MISSOURI CITY, Texas - A Houston-area teenager was soaring in high school, taking college courses, making great grades, excelling in sports and band, when the unthinkable happened.
15-year-old Torianto "Junior" Brinson was thrown from a car during a car crash. The vehicle Junior was riding in is a complete loss.
"One minute after it happened, my daughter called me, and she was hysterical. ‘Mom, you need to get here now.’ So, they were literally around the corner from the house. So, we drove on the street. Had to get out of the car, run, and saw him lying there," explains Junior's mom, La'Kisha.
The accident in Missouri City ended up claiming Junior's life…
"There were four emergency services working on him, and he wasn't responding, he wasn't breathing, he wasn't moving, he was just lying there," explains La'Kisha.
Junior was rushed by Life Flight to the Texas Medical Center, where the situation grew even more grim.
"They told us that he was gone, there was nothing they could do, and I remember asking them, 'You're just going to let my baby just sit here?' and they were like, 'There's nothing they can do,'" says an emotional La'Kisha.
That's when she asked family to pray, and she started praying over her son's lifeless body. She begged him to come back.
"I was holding his hand and I prayed and told him, ‘Junior, I need you!’ A minute later, I saw his hand move," exclaims La'Kisha! That movement allowed him to be whisked away for emergency surgery for his traumatic brain injury.
Junior spent several months in semi coma at Memorial Hermann. Finally, the family's dream come true: he made just enough progress to be transferred to TIRR Memorial Hermann.
"He was still having trouble moving around in bed consistently. Getting up and walking was very difficult. It required two people to help him," says physical therapist Dr. Liz Larkin with TIRR Memorial Hermann. "He also struggled – and it's pretty common after an injury like his traumatic brain injury – to have noticed changes in behavior, which we expected. It actually is a good sign! It means he's getting better, but moments of difficulty regulating impulses."
Junior's brain was so severely injured, they had to monitor his stimulation.
"So, the amount of sound and noise and light and things like that, to give him the best opportunity for success," explains Dr. Larkin.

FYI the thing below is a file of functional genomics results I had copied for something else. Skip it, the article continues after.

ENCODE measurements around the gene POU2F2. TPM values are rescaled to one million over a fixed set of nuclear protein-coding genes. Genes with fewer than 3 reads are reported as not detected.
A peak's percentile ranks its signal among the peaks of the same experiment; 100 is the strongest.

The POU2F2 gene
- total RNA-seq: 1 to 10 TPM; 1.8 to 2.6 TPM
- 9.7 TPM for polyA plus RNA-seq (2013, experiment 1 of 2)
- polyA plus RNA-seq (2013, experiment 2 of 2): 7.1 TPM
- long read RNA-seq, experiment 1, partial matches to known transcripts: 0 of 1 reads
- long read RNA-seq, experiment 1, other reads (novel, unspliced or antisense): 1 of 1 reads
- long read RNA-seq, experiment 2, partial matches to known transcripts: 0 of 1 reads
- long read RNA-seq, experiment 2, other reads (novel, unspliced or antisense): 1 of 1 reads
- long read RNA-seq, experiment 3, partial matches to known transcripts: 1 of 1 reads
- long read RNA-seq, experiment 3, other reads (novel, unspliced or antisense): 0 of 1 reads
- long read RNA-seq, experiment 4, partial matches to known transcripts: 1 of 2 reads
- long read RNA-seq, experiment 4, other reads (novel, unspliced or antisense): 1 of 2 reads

After working with Junior week-after-week at TIRR, she loves seeing how far he has come and is getting to play basketball with him again.
It's hard for Junior to imagine what he went through. He doesn't remember one thing, not even while in rehab. He says when he hears his mom tell the story, he finds it impressive!
Junior's loving family was by his side every step of the way and says he is beyond worth fighting for.
"My son didn't get in trouble. He went to school, band star since eighth grade, basketball. So I refused to believe that God was going to take his future, even though it didn't look like it. We've even had people tell us he wasn't going to walk or talk, but we believed," states La'Kisha.
Junior even completed high school classes in junior high, plus he was taking college courses in high school, so even though he missed an entire year of high school, he has enough credits to graduate on time.
"It gets hard some days to think about the past, but to see where he is at now, it gives you a little more excitement for him," says one of his biggest supporters, Brian Wells, who even came up with a schedule to make sure Junior completed all his rehabilitation in the comforts of their home.
While Junior learned and overcame a lot at TIRR Memorial Hermann, his medical team gave his family ideas of how to help him continue improving at home.
"We taught him how to brush his teeth, how to take a bath, how to eat," explains La'Kisha. "I'm a teacher, so I began to teach him fourth grade work, teach him how to comprehend what he reads again and comprehend math."
They helped him do everything until he could function on his own, and now he's doing it all well, like his slam dunks!
Junior is taking some summer courses and has now caught back up to level courses, thanks to all the love and work through TIRR Memorial Hermann and his family.